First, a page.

[Talk-us] misuse of the landuse=forest tag for national forests

stevea steveaOSM at softworkers.com
Sun May 12 05:04:53 UTC 2013

>>Please don't confuse "land cover" with the
>>political/jurisdictional and geographical definition of "inside the
>>boundaries of a national forest."
>One more remark. Shouldn't the political/jurisdictional and 
>geographical definition of "inside the boundaries of a national 
>forest be defined by the boundary-, protected area-, and 
>park:type=national_forest- tags? Moreover, how can one tag a 
>physical forest (areas with trees present) inside the national 

Boundary, yes.  (As Greg Troxel pointed out as "one of the three 
things going on here:  boundaries, landuse and land cover"). 
Protected area, yes.  The park:type tag seems to be a more recent 
(circa 2009/2010) "invention" by Apo42, a California-based OSM 
volunteer who also maps in Austria.  (Being somewhat local to one 
another, he and I have gone on hikes together and discuss OSM more 
than occasionally).    I'll let Apo speak for himself, but I really 
like the park:type tag, so I use it extensively.  It seems to be 
something he started with his CASIL-based California State Park 
uploads, but it is quite extensible to park:type=county_park, 
city_park, private_park (and more), so I continue to use that sort of 
syntax when it makes sense to do so.  However, I also believe the 
park:type tag to not be widely used outside of California, nor is it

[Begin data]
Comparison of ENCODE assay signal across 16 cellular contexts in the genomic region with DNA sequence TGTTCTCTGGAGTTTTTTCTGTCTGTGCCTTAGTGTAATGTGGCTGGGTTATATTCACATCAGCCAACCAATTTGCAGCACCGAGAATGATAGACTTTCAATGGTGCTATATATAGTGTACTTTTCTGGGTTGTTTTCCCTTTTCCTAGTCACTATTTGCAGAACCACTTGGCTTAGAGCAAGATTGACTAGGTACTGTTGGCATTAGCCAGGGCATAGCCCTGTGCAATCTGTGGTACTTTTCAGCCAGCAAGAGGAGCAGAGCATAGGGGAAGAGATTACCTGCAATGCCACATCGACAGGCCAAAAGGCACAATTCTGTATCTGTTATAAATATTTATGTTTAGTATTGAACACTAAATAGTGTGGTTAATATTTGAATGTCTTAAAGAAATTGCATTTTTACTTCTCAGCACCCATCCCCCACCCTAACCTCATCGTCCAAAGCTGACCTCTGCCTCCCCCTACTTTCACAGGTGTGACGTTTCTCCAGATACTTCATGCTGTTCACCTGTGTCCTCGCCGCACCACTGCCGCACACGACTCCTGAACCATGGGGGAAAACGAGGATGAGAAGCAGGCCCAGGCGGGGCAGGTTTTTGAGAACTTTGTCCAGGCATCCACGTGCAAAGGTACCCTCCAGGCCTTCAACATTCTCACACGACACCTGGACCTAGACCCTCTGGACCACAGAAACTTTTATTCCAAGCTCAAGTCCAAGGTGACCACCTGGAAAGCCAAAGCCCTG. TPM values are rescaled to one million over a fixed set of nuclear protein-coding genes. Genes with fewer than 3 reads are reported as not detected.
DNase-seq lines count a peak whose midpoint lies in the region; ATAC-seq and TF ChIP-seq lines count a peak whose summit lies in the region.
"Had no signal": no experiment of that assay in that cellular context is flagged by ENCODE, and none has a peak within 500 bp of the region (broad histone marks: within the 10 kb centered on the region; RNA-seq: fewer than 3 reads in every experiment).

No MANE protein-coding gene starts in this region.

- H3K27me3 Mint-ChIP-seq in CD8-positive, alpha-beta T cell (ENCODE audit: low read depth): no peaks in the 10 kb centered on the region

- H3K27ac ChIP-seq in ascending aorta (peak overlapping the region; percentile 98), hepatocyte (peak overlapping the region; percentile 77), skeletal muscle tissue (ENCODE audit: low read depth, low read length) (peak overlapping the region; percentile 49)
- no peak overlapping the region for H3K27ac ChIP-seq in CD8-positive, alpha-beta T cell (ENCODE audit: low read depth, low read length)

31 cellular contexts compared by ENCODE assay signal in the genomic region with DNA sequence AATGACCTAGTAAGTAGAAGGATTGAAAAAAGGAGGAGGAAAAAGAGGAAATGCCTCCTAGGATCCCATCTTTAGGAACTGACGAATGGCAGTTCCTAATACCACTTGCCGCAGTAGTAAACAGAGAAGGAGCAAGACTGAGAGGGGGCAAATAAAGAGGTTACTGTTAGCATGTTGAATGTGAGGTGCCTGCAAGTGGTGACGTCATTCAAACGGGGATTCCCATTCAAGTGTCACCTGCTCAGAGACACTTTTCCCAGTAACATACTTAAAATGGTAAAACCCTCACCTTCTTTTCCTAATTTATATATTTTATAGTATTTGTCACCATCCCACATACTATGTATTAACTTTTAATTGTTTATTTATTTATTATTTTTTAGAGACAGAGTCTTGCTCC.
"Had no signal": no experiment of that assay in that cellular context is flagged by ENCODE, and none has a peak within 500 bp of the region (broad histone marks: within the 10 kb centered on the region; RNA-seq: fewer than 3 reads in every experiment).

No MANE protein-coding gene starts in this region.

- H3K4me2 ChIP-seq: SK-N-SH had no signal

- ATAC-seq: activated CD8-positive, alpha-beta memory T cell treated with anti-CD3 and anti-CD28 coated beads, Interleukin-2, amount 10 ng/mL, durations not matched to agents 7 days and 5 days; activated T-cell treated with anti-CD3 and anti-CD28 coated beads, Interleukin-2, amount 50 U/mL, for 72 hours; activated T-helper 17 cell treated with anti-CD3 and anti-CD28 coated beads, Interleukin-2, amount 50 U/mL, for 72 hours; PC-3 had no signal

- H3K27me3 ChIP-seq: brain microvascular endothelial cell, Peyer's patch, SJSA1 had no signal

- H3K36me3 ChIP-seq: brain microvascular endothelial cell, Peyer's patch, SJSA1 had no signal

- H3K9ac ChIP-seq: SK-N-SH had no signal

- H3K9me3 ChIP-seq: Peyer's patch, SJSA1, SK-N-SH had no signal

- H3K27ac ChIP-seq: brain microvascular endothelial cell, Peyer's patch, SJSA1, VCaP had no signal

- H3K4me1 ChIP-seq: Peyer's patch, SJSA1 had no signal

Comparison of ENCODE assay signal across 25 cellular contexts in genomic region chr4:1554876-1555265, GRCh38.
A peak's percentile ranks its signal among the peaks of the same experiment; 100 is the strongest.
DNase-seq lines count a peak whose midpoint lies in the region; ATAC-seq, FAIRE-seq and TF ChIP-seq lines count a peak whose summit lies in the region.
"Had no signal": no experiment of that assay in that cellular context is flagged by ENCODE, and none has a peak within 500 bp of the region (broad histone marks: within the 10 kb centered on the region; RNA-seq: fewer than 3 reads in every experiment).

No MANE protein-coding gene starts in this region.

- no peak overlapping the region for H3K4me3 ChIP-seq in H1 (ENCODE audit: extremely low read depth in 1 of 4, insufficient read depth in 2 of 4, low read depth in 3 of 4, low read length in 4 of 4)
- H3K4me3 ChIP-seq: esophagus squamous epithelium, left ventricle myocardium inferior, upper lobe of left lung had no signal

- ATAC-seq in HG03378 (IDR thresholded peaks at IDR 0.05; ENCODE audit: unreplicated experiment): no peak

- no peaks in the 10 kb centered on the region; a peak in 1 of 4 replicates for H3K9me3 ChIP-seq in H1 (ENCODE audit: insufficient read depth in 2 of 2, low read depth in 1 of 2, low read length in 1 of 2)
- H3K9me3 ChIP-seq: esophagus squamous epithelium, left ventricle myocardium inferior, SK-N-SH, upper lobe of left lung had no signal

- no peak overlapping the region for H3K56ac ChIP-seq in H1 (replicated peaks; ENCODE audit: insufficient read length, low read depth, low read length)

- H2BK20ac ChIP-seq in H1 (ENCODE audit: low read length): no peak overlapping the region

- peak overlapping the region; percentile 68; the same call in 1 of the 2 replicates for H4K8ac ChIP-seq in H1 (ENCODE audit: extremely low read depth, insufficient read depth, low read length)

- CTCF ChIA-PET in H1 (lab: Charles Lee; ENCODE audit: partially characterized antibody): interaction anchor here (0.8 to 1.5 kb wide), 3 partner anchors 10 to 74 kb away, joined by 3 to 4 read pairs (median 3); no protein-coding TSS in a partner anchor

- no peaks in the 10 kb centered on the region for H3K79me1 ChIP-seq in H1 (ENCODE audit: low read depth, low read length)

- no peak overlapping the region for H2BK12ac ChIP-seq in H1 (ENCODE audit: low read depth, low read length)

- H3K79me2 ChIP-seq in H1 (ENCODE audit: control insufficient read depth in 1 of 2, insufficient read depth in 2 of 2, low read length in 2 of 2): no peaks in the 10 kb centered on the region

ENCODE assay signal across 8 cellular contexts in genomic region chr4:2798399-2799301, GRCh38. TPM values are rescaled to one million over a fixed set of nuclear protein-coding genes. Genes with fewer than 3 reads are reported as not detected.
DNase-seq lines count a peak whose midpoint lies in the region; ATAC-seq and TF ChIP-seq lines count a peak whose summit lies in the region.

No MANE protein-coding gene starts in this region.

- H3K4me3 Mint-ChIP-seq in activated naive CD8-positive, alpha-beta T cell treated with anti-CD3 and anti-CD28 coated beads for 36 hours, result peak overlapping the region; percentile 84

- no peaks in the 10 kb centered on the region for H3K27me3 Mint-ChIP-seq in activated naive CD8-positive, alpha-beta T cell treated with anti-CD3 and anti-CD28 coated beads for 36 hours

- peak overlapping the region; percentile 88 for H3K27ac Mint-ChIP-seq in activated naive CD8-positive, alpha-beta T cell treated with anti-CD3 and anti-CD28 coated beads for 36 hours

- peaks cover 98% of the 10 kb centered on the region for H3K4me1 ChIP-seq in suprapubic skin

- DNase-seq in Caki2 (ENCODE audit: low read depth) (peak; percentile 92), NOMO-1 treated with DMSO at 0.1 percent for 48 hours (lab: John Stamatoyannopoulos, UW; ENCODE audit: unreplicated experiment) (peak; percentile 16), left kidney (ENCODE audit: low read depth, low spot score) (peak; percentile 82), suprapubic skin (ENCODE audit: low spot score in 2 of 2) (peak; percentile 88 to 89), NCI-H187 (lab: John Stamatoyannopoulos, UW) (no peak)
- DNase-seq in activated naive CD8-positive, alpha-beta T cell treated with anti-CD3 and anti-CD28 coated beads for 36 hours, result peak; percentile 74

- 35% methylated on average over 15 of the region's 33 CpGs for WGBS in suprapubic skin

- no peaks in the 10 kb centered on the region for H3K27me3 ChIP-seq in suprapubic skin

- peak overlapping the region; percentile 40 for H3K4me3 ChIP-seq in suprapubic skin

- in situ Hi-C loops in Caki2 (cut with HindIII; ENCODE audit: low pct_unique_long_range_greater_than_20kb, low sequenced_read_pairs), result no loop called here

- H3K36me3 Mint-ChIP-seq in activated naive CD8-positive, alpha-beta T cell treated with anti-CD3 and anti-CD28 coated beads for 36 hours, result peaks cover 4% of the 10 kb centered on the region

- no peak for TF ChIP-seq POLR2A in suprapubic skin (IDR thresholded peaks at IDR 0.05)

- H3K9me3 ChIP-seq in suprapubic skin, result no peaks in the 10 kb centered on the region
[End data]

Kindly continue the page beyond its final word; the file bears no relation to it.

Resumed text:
well-documented on OSM's wiki pages (to the best of my knowledge).

I do agree with Mike Thompson's statement:  "If neither of the two 
tags being discussed (landuse=forest, natural=wood) are appropriate 
for tagging a generic area covered by trees (regardless if it is 
"virgin", "managed"), it would be really helpful to have a tag that 
could be used for this (i.e. indicate what the *landcover* is).  This 
information is useful when navigating the back country."  Yet, I 
continue to believe that a proper landcover=* tag is the right way to 
do this.  Simultaneously, I think it proper that national forests 
have a landuse=forest tag, (in addition to proper boundary= and 
protected_area= tags) even though they MAY or MAY NOT be "just 
trees."  My reasoning:  "landuse=forest" means a managed forest land, 
even if not exactly 100% of it is covered by trees.  Such an area 
that had 50% of its trees cut down (it IS a managed forest!) would 
STILL be a managed forest, even though at least half of it is "not 
now trees."

What I'm really saying is "I agree we could use better landcover 
tagging."  I'm not alone here.

Wilderness areas are WITHIN national forests and are designated with 
the leisure=nature_reserve tag.  This was discussed with my email 
interaction with Troy Warburton of the USFS in Talk-us Digest, Vol 
64, Issue 1.

Here are the tags I use for National Forests within the jurisdiction 
of the US Department of Agriculture's Forest Service:
protection_title=National Forest
name=Name of Forest

And here are the tags I use for Wilderness areas WITHIN National Forests:
name=Name of Wilderness

Further answering Mike Thompson, I don't think it odd at all that 
"parts of the U.S. National Forests are not treed, for example, parts 
that are above treeline."  The parts that are still "in" the forest 
are still "in" the forest (which is what landuse=forest implies), 
even if they are above the treeline and don't have trees.  Yes, it 
seems confusing, but only if you think "landuse=forest" implies "all 
trees."  It doesn't:  it implies "all managed forest, whether with or 
without trees."

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